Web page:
Chattem's long, colorful history took a big turn Monday when France-based Sanofi-Aventis agreed to buy the Chattanooga-based company for $1.9 billion in cash.
While local management will continue to run Chattem after the deal closes in early 2010, the 130-year-old business will ultimately answer to a home office in Paris.
Chattem is one of a number of local companies that can trace its beginnings a century ago, said Tom Edd Wilson, the Chattanooga Area Chamber of Commerce's chief executive.
"Chattanooga has a rich history and part of it has to do with companies back in the late 1800s which are still here," he said.
That staying power is a testimony to perseverance and good business principles, Mr. Wilson said.
Big Chattem Stockholders
Big owners of Chattem stock as of Feb. 18 in documents filed with the SEC are:
Barclays Global Investors NA, 1.22 million shares
Kayne Anderson Rudnick Investment Management LLC, 1.12 million
Neuberger Berman Inc., 1.07 million
FMR LLC, 1.06 million
Columbia Wanger Asset Management LP, 1.01 million
Chattem executives Zan Guerry and Robert E. Bosworth are listed in the filings with 642,808 and 541,206 shares, respectively, but those numbers include include 428,639 shares owned by charitable foundation Hamico Inc. where they serve as directors and executive officers. The two disclaim personal ownership of those shares.
"Chattem certainly exemplifies that and more," he said.
For example, predecessor Chattanooga Medicine Co. pioneered a large number of the direct-marketing and advertising techniques at the turn of the 20th century, according to a history of the business on its Web site.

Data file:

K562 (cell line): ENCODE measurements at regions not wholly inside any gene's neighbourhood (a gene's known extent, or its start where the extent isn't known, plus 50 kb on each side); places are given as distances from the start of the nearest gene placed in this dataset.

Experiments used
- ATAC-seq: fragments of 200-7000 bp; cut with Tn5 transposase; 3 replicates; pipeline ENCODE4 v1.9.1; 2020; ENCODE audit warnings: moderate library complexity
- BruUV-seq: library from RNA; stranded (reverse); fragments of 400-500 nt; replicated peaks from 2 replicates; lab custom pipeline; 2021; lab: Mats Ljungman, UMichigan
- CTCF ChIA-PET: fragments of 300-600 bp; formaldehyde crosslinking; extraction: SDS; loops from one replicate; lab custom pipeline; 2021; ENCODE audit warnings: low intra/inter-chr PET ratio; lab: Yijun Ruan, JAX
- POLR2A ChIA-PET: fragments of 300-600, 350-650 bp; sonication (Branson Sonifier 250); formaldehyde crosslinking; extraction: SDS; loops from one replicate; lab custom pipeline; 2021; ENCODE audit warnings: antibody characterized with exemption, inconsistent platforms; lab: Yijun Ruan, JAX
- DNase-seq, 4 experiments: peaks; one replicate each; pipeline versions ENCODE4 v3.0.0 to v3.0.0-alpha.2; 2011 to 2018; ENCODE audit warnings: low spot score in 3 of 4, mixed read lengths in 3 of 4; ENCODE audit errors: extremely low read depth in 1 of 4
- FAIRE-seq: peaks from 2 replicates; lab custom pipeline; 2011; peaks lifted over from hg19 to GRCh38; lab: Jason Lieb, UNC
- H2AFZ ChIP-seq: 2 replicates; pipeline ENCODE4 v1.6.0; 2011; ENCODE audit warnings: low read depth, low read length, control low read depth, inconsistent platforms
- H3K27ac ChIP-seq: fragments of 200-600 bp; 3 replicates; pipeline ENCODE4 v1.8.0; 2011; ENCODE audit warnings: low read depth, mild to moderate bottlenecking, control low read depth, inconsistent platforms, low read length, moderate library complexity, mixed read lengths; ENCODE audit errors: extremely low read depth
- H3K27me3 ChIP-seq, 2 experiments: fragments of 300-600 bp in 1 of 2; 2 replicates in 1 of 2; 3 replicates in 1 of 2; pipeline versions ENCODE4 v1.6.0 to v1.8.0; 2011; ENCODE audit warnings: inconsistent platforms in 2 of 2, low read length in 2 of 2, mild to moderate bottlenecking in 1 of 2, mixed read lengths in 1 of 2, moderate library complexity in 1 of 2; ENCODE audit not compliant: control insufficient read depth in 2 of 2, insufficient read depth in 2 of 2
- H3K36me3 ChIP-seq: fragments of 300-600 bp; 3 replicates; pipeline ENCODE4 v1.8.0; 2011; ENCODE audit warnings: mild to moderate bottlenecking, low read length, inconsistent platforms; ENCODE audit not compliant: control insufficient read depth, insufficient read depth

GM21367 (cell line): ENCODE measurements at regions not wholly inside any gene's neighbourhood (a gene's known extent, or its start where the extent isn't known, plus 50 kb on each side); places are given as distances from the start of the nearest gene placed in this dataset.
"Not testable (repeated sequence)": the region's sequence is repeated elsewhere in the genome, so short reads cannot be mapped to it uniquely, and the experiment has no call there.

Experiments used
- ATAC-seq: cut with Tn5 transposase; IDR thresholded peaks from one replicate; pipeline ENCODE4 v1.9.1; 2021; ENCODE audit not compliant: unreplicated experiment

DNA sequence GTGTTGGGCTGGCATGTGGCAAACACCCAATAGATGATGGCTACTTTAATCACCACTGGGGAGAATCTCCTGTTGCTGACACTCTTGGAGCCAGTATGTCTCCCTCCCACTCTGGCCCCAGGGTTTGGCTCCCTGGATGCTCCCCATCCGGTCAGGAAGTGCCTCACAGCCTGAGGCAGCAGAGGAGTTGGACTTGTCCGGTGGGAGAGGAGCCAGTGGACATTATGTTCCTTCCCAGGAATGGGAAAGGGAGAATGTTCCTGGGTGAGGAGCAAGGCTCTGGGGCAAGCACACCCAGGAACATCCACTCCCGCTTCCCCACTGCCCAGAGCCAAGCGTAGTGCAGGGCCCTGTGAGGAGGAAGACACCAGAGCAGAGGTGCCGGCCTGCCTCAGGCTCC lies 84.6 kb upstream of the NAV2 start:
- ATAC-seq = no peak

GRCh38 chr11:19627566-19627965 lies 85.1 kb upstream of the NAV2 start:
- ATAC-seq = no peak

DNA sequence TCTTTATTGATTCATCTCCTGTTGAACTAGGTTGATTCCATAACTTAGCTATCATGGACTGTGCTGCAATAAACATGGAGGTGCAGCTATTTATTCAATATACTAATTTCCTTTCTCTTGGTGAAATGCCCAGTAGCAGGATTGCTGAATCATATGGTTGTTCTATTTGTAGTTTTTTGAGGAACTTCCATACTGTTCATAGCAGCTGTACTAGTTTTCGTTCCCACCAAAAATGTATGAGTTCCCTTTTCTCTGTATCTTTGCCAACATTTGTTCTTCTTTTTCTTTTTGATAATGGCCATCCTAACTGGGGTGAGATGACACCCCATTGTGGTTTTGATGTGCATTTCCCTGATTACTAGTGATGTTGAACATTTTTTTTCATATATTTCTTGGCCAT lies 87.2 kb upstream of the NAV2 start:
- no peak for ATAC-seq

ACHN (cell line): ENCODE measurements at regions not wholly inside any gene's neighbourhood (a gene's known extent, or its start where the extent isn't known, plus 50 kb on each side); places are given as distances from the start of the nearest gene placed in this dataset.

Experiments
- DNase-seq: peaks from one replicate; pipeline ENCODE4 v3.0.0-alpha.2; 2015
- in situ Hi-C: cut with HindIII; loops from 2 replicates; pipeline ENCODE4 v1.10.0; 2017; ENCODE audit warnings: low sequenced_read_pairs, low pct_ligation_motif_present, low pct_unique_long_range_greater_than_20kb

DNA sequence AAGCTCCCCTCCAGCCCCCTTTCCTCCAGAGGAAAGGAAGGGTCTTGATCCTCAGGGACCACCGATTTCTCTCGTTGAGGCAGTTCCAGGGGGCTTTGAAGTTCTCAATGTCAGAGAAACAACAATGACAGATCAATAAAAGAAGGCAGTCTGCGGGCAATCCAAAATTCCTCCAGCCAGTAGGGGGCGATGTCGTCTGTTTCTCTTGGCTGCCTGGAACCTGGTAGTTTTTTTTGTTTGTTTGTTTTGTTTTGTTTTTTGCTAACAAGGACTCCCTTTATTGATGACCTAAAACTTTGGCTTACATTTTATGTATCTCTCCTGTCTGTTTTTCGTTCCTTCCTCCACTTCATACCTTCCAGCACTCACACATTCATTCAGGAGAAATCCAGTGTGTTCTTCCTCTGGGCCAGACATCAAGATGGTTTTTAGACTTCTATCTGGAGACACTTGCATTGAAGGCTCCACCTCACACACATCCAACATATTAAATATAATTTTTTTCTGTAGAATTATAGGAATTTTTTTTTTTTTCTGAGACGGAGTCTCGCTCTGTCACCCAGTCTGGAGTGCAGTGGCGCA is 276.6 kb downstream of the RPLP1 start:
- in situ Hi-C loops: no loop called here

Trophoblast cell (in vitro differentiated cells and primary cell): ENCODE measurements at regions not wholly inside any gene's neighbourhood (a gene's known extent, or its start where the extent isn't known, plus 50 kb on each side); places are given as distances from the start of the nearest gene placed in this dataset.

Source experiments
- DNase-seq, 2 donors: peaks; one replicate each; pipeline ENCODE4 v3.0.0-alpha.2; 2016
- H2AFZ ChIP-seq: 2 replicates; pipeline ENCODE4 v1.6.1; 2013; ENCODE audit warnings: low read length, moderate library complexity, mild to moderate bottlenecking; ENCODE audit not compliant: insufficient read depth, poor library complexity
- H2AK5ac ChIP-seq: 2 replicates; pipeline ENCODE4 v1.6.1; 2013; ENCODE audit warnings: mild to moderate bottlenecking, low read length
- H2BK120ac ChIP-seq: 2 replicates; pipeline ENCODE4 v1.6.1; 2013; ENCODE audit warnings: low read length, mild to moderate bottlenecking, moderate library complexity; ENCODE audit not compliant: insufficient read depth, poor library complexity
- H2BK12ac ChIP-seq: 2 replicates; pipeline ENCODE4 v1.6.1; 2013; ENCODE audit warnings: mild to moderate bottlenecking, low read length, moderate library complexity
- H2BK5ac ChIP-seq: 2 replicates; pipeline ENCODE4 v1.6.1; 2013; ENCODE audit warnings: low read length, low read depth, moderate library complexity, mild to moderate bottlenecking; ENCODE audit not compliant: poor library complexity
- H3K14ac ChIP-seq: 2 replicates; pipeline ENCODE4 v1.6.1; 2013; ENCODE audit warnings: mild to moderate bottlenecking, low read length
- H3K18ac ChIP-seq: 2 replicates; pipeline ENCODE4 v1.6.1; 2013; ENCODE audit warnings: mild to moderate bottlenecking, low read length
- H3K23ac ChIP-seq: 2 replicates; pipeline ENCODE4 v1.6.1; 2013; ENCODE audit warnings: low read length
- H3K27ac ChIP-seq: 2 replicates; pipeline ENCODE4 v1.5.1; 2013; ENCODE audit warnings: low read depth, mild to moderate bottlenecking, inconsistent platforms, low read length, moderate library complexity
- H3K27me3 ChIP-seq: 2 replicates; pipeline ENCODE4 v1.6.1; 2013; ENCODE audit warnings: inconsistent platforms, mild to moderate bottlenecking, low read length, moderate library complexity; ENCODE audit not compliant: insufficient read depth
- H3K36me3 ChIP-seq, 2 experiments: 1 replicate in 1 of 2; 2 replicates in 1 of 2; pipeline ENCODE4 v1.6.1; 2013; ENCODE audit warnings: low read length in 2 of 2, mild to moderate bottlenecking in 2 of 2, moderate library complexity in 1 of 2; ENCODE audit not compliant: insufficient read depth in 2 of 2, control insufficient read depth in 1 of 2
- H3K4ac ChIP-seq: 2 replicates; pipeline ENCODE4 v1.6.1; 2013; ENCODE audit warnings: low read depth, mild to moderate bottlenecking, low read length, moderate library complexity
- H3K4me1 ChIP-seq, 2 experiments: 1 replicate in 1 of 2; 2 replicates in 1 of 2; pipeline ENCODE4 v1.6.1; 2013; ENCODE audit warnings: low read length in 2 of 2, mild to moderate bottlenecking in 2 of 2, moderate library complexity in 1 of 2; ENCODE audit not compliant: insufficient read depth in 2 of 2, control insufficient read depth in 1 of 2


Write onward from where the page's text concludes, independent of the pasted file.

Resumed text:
It was one of the first businesses to recognize the value of outdoor advertising, and it was a pioneer in direct marketing in printing and distribution, Chattem said.
Today, the company prides itself on its ability to market products.
"It's a company that excels in marketing," Mr. Wilson said.
One of the first jobs Chattem will have on its plate is the marketing of Sanofi-Aventis' key antihistamine Allegra. That drug is moving from a pharmaceutical brand to over-the-counter use.
"We'll address the packaging," said Zan Guerry, Chattem's CEO.
He said he is traveling Monday to the French company's U.S headquarters in New Jersey to learn more about the product.
"If we're going to launch this thing, we know a lot but we need to know a lot more so we can get our advertising people working on it," Mr. Guerry said.
John Guerry, a former Chattem executive and board member, said the consumer products maker has had strong community participation. He hopes that won't change.
"I think it was all through the organization," said Mr. Guerry, brother to longtime Chattem CEO Alex Guerry and uncle to the current chief.
Mr. Wilson said officials at Sanofi-Aventis' office in New Jersey have assured him that corporate citizenship won't change.
"They assured me that one of the reasons it bought Chattem is because of its position in the community," he said. "I'm very hopeful we'll see very little change in the support of the city."
CEO Guerry said he doesn't have concerns about clashing corporate cultures.
"They have a track record. ... They buy winning companies and leave them alone to the extent possible," he said. "They've pretty much said 'We're buying for your management team, for your culture, for your expertise, for your well-known name in the trade. Don't change anything.' I can do that."